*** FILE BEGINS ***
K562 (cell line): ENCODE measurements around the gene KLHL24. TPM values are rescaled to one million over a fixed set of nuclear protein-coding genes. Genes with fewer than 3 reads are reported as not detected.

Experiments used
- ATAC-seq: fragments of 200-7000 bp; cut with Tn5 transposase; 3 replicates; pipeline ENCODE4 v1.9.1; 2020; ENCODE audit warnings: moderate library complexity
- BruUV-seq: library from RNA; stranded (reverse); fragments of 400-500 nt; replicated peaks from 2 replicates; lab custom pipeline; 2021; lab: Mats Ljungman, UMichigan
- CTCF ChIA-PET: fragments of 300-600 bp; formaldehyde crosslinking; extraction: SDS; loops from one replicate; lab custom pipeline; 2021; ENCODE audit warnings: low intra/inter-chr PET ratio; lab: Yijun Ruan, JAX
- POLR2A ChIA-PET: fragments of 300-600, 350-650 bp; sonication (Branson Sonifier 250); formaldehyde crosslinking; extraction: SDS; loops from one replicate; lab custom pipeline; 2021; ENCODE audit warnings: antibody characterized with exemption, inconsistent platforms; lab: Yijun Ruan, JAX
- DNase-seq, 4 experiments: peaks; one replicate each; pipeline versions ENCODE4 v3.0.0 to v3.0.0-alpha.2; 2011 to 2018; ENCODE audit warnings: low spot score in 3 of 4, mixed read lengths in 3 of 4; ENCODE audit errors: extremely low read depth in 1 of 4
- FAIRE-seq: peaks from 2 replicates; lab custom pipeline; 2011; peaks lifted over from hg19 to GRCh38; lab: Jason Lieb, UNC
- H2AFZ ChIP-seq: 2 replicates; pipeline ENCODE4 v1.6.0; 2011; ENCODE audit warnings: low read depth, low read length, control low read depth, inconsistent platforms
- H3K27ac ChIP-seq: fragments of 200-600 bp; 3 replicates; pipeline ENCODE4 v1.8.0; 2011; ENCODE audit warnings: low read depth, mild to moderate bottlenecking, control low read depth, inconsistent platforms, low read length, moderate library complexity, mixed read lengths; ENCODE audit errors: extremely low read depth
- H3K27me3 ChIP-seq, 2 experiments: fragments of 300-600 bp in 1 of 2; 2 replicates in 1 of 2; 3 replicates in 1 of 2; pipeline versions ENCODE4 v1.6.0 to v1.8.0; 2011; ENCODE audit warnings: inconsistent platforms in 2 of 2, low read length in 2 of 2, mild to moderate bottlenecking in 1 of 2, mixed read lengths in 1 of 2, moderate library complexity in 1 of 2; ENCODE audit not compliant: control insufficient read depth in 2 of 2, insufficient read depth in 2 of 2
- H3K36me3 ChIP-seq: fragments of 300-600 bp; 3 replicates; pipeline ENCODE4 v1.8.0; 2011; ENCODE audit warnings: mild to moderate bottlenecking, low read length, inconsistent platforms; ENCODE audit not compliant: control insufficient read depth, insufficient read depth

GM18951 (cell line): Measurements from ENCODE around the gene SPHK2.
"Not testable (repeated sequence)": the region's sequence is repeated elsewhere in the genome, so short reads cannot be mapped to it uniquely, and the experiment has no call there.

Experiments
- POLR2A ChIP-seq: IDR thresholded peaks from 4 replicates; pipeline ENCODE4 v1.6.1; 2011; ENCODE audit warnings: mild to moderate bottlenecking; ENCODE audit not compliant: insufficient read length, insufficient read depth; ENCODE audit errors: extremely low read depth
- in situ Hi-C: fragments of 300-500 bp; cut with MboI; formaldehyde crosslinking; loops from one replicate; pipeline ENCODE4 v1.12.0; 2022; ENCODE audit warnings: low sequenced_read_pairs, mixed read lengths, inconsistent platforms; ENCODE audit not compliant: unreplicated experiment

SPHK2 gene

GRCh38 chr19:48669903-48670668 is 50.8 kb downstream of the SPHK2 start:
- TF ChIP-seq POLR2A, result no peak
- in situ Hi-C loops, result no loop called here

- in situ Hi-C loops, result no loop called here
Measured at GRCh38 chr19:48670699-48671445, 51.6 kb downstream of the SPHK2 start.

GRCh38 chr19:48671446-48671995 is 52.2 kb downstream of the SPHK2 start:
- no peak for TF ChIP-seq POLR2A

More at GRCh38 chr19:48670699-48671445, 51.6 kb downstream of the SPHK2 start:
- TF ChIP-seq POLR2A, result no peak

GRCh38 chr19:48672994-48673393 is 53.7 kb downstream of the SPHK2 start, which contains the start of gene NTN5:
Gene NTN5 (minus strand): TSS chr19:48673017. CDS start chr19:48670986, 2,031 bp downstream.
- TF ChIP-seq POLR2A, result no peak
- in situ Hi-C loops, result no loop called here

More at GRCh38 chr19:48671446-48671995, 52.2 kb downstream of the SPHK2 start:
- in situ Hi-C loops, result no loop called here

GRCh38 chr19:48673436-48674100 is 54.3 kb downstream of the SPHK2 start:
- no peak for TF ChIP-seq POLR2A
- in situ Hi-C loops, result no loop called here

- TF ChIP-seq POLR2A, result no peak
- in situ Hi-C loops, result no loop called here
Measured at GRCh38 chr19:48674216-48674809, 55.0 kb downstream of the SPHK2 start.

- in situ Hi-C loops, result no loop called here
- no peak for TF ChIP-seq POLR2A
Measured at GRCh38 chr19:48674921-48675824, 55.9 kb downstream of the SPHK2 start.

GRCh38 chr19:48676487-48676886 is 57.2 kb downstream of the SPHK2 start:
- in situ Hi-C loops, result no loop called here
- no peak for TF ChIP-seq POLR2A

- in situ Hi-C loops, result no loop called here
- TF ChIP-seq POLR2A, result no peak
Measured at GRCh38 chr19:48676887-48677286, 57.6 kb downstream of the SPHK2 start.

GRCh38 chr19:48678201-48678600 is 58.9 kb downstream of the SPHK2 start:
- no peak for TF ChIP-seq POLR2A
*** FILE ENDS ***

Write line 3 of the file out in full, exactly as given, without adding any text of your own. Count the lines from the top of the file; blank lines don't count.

- ATAC-seq: fragments of 200-7000 bp; cut with Tn5 transposase; 3 replicates; pipeline ENCODE4 v1.9.1; 2020; ENCODE audit warnings: moderate library complexity